– Atrial repolarization has been
demonstrated to cause J point
depression in the inferior leads.
– Isolated inferior lead ST
depression is frequently a false
positive.
• ST Elevation
– ST segment elevation in the
absence of Q waves usually
indicates transmural ischemia.
• Exercise-Induced Bundle Branch
Block
– Ischemia can be interpreted in
RBBB, but not LBBB.
– The Stress test should be
stopped and the patient should
have further evaluation for
structural heart disease.
• Exercise-Induced Hypotension
– Always serious symptoms that
warrant further evaluation for
structural heart disease.
Common Abnormal Responses
• Exercise-Induced Arrhythmias
– Simple PVCs: not uncommon; low grade ectopy,
unifocal, and infrequent PVCs during exercise do
not increase risk.
– Complex Arrhythmias: complex arrhythmias at
low levels, in particular when associated with
ischemia, warrant further evaluation.
– Ventricular Tachycardia: require termination of
the test, with prognosis based upon status of
underlying heart disease.
– Paroxysmal Atrial Tachycardia/PSVT: treated
as patients who develop PSVT without exercise.
Determining Myocardial Ischemia
• Diagnostic of • Suggestive of
Myocardial Ischemia Myocardial Ischemia
– Horizontal or – Horizontal or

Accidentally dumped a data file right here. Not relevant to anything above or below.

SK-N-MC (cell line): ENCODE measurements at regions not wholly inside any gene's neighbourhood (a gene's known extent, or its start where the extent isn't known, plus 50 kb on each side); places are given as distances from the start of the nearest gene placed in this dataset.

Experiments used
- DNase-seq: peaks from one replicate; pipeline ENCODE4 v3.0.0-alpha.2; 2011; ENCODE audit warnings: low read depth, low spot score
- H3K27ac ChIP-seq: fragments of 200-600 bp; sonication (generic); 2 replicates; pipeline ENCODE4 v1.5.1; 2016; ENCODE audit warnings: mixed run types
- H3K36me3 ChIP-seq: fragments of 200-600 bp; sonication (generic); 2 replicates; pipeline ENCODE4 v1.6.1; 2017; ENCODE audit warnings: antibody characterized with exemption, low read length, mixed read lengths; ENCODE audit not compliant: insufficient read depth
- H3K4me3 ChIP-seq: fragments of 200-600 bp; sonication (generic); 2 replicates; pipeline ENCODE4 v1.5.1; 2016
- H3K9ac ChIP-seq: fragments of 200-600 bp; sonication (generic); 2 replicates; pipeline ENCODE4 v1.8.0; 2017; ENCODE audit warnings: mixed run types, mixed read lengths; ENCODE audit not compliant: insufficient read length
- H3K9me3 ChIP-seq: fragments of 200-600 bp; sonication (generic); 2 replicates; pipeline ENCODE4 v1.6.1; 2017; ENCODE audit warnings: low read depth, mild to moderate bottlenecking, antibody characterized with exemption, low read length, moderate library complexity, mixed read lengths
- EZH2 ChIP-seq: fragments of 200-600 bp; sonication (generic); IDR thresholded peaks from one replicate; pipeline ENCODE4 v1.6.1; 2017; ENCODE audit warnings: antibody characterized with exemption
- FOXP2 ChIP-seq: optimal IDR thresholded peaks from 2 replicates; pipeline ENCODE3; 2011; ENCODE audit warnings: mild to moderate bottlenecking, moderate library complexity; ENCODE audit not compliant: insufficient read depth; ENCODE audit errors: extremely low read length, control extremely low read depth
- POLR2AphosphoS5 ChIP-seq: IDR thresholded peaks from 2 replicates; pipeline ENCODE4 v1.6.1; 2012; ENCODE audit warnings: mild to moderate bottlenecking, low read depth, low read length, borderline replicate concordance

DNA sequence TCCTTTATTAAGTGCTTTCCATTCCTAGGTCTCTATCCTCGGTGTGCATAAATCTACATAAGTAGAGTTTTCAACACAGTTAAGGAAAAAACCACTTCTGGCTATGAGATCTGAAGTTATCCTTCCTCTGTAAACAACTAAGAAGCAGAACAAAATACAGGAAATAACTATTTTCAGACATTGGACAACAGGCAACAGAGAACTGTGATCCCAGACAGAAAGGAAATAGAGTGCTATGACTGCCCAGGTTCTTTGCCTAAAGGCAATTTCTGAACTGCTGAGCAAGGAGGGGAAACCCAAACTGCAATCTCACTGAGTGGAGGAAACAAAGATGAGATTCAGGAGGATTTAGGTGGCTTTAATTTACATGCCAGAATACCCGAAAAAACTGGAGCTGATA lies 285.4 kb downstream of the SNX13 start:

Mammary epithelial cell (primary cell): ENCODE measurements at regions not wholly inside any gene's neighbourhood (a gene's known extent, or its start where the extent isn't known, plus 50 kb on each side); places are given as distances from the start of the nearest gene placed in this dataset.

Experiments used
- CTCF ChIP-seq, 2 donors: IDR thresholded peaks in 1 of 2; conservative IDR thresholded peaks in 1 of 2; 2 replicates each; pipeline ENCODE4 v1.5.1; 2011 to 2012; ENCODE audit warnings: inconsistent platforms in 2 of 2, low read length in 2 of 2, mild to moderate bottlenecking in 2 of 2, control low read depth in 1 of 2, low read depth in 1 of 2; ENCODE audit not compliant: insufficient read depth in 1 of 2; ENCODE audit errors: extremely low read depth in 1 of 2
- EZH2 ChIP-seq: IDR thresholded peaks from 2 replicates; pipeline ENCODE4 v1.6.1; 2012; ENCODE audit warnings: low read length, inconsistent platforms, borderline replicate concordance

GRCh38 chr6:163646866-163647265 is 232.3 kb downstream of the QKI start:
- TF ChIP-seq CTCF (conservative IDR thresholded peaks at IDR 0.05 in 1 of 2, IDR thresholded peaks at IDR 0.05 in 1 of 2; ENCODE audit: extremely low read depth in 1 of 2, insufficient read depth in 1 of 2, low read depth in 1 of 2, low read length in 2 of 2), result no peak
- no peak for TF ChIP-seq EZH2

downsloping ST downsloping ST
depression >1.0 mm at depression 0.5 – 1.0
60ms past the J point – ST elevation 0.5 – 1.0
– ST elevation >1.0 mm at – Upsloping ST depression
60ms past the J point >.7 <1.5
– Upsloping ST depression – Exercise-induced
>1.5 at 80 ms past the hypotension
J point – Chest pain that seems
• Negative for like angina
Myocardial Ischemia – High grade ventricular
– Patient has exercised to ectopy
atleast 85% of maximal – A new third heart sound
predicted heart rate and • Inconclusive
none of the above are – Patient does not achieve
present. 85% of maximum HR and
has no ischemia.
The Final Report
• First Paragraph: (General Summary)
– Pt’s age, indication for testing, cardiac
medications and protocol.
– Baseline heart rate, BP and resting ECG
findings.
– Peak exercise data, BP, HR, peak METs,
RPE and reason for stopping.
– Description of abnormalities in ECG
response, hemodynamics, dysrhythmias, or
symptoms
• Second Paragraph: (Assessment)
– Presence or absence of ischemia
– Normal or abnormal HR/BP response
– Presence of dysrhythmias
– Presence of symptoms
– Maximal aerobic capacity